Lasting 25 minutes, Triptych, May/July 2009 is an expressionistic electronic study concerned with the nature (and fallibility) of remembrance. Taking its starting point from an image of the composer's late father, the work's three panels explore different, but related, sound-worlds.
The first, Figment, occupies a deep, narrow frequency field, from which a mysterious and somewhat inscrutable music emerges, its material at times quite difficult to make out. Longest and loudest of the three, the central panel, Icon, continually shifts and evolves, its richly glittering noise forming ever new shapes and resonances, punctuated by fragments of melody. The work concludes with Vestige, where soft, distant flute-like tones sing out into the darkness.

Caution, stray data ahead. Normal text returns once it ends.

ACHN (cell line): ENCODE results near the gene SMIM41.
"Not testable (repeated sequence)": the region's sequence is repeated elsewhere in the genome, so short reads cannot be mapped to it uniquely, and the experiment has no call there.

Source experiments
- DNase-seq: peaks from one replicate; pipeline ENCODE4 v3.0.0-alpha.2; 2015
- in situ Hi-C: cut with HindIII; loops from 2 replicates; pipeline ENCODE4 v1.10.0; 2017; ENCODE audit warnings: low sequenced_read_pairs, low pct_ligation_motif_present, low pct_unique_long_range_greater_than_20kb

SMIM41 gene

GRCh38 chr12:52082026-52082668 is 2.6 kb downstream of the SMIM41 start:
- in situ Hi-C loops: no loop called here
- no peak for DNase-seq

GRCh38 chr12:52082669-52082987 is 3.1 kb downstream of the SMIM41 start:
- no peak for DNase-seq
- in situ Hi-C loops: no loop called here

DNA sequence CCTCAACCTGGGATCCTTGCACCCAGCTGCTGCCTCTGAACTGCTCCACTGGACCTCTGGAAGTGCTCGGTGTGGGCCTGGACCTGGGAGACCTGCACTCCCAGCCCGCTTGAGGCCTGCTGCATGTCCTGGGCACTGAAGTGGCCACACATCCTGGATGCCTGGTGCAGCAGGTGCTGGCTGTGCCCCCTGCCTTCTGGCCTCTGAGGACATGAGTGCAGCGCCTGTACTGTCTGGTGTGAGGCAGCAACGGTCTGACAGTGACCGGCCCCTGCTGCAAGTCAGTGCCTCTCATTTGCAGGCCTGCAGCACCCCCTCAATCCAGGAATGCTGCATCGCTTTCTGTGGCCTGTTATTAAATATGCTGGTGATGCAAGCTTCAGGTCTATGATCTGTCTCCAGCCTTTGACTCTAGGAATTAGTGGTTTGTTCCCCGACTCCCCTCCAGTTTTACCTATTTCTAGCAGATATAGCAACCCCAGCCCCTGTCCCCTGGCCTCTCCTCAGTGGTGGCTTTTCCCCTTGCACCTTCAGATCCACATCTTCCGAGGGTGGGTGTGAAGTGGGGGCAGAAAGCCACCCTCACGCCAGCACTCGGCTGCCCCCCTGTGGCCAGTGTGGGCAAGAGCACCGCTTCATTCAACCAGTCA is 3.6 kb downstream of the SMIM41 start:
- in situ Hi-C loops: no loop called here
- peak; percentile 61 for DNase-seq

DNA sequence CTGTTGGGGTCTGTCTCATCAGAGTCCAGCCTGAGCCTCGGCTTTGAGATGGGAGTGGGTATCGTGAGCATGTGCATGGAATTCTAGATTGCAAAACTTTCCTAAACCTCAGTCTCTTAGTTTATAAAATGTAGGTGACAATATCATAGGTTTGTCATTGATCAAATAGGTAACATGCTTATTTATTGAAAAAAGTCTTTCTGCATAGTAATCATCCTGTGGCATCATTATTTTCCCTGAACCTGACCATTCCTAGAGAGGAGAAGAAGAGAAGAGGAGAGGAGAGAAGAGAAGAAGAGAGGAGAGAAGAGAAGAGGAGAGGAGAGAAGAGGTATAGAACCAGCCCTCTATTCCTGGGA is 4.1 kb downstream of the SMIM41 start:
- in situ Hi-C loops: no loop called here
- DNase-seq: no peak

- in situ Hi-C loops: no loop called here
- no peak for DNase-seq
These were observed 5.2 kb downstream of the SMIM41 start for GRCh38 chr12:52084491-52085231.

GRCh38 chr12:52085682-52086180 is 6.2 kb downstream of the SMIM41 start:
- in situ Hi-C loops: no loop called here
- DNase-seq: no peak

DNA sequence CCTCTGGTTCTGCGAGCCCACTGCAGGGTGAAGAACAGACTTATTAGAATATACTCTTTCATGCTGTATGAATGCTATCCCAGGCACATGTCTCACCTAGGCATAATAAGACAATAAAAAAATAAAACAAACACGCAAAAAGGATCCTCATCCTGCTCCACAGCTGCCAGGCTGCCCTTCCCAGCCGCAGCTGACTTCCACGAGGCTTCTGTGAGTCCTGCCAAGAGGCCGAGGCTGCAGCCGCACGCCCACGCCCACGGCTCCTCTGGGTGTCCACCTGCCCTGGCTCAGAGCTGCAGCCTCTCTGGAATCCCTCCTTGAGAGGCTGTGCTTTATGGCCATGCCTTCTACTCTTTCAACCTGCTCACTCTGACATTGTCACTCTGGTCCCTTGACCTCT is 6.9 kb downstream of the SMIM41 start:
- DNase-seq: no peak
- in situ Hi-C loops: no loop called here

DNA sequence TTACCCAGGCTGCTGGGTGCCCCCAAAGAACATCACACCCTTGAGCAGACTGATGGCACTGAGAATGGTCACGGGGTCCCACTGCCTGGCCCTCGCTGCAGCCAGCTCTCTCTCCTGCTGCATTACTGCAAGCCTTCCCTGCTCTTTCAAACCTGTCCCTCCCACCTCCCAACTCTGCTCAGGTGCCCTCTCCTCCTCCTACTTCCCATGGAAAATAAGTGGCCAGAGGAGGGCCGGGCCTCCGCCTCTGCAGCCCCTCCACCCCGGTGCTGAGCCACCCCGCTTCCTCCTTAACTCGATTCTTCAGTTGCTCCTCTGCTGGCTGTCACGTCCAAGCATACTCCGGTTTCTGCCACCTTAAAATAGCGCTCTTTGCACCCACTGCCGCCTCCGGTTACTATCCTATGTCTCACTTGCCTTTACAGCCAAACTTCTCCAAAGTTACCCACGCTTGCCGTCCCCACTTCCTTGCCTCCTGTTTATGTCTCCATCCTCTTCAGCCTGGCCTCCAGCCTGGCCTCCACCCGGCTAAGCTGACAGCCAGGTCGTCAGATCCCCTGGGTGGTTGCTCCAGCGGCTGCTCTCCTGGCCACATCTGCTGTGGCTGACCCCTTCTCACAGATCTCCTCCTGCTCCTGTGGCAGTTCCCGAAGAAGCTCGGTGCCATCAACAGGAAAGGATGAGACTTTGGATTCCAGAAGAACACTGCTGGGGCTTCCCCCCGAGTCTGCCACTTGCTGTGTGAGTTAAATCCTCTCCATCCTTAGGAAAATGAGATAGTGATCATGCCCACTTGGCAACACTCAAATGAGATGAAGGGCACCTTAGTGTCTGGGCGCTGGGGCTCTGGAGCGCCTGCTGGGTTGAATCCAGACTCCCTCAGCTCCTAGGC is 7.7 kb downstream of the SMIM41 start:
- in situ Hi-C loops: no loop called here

The Triptych is dedicated to the memory of Danielle Baquet-Long, 1983–2009.
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Probably the greatest album of all time. A groundbreaking 6 and 1/2 hours of the musical progression of dementia. Truly beautiful and utterly terrifying. It makes you appreciate your sanity and life so much more after listening. Jacqueline Jones